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Graham Awards


Drought over? Stock levels now better than this time last year

Stock levels crept up for a second consecutive month, according to lettings agency Hamptons, meaning there were 15 per cent more homes available to rent in October 2022 than in October 2021.  

However, this increase compares to a period when stock levels were at record lows and there are still 47 per cent fewer homes available than two-years ago.     

London is now the only region where there are fewer homes available to rent than last year.  


This coincides with an 11 per cent year-on-year increase in rents, driven by Inner London’s recovery where rents rose 27 per cent year-on-year.

Aneisha Beveridge, head of research at Hamptons, says: “Strong rental growth has pushed average rents into another £100 price bracket for the third time in just over two years.  However, the good news for tenants is that rental growth has slowed from its summer double-digit peak and looks likely to settle around the five to six per cent mark by the end of the year.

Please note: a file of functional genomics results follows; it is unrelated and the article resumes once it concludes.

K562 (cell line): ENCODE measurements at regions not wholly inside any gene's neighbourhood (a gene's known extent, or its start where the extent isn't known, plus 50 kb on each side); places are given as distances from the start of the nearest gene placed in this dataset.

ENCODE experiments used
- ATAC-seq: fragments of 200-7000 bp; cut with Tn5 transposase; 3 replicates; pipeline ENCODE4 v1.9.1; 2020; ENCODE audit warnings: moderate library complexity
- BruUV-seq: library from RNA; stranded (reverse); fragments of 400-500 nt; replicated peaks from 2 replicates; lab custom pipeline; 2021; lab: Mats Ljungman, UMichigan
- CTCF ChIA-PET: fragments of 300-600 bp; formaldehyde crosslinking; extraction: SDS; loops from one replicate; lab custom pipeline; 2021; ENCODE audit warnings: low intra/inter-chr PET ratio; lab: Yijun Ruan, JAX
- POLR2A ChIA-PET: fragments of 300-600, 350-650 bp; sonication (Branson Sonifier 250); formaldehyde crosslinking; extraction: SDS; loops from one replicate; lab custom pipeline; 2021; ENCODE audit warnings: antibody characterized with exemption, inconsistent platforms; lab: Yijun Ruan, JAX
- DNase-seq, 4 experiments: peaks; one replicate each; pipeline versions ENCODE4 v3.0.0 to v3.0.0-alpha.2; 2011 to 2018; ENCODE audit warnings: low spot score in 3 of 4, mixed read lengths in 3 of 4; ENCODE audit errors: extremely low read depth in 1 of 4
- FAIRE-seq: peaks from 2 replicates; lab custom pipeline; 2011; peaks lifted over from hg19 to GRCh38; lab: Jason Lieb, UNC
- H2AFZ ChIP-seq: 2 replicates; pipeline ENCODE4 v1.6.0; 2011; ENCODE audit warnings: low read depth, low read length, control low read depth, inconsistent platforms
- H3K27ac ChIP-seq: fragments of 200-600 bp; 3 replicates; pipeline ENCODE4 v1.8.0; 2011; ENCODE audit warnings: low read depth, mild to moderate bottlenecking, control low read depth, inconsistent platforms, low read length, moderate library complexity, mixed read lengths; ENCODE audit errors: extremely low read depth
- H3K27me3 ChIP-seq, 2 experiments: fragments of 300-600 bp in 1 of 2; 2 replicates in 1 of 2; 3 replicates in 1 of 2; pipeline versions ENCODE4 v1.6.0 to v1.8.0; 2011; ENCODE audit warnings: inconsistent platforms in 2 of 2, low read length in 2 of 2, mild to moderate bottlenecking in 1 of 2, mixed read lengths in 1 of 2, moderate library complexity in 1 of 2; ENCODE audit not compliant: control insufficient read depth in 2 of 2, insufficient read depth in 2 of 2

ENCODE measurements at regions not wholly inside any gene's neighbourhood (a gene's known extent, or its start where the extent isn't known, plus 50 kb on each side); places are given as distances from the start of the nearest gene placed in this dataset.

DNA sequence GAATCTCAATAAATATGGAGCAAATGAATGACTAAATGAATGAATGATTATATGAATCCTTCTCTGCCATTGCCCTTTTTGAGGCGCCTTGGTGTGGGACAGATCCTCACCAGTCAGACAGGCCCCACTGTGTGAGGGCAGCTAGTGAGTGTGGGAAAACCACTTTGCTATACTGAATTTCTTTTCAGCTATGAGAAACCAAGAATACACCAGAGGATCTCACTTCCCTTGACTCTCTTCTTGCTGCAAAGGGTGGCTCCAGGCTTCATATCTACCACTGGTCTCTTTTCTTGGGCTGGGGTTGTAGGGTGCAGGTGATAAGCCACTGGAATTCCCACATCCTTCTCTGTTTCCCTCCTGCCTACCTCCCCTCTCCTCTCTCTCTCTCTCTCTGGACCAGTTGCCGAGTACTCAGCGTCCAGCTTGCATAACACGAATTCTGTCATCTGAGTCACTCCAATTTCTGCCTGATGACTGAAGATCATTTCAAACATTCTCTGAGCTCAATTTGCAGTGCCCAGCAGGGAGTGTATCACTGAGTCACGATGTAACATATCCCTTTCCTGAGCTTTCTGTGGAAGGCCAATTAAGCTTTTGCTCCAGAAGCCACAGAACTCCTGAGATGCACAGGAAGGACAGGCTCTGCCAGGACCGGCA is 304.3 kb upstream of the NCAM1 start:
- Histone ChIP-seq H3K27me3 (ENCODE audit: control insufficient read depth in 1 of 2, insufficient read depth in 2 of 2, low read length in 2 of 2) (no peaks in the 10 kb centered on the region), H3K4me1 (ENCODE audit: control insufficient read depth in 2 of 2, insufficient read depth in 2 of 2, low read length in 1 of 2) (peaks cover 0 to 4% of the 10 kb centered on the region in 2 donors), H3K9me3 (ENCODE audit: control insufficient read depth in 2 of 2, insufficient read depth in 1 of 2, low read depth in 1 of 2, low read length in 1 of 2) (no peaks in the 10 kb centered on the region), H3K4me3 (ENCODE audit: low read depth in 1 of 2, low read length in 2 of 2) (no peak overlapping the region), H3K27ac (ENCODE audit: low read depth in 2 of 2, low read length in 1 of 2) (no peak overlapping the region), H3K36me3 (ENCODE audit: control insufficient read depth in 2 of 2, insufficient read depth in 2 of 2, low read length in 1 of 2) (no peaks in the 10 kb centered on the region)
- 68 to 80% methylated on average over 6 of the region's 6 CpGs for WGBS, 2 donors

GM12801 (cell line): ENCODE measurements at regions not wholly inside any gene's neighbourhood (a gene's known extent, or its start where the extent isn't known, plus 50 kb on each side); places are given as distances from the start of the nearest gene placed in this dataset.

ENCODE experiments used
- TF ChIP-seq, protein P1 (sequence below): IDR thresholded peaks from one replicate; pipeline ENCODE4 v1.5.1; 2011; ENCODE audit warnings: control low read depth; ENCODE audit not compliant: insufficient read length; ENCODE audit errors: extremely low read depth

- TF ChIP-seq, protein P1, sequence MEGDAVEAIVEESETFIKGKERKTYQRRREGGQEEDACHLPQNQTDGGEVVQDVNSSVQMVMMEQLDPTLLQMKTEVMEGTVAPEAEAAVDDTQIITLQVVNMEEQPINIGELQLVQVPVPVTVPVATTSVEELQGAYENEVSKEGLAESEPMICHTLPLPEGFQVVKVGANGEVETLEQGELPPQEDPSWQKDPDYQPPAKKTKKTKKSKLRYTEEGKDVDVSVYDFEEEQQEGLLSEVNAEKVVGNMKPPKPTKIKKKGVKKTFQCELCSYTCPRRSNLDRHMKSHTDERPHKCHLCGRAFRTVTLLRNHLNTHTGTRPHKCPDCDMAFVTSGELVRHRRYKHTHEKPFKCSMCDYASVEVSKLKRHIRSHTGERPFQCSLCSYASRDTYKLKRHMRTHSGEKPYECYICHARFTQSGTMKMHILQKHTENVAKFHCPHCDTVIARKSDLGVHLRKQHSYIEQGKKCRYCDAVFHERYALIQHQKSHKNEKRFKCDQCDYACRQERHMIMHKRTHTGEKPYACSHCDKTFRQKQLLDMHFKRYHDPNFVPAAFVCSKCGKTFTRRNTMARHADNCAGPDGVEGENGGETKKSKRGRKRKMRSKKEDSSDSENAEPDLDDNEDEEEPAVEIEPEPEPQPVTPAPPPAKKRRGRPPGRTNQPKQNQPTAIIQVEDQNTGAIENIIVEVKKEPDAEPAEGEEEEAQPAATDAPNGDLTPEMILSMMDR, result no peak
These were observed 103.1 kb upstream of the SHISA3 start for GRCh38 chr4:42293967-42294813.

“This will be welcome news for many households who are seeing other costs spiral as inflation peaks. And it also means that, unlike at the beginning of the year, rents are more closely tracking income growth which should soften the cost of living squeeze for tenants.

“While the risks are mounting for future house price growth, these same risks are likely to bolster rental growth in the short-term.  

“High mortgage rates will keep more would-be buyers in the rental market for longer, which is partly why demand is up five per cent won last year’s record levels.  

“The cost of servicing a 90 per cent LTV mortgage has risen 65 per cent over the last year, meaning tenants are now spending a similar proportion of their income on rent (44 per cent)as they would on a mortgage (36 per cent). 

“Landlords’ costs are also rising, which they’ll likely seek to pass onto tenants in the form of higher rents or sell up if they are unable to cover costs.  This is why we think rents are still likely to rise five per cent in 2023.”


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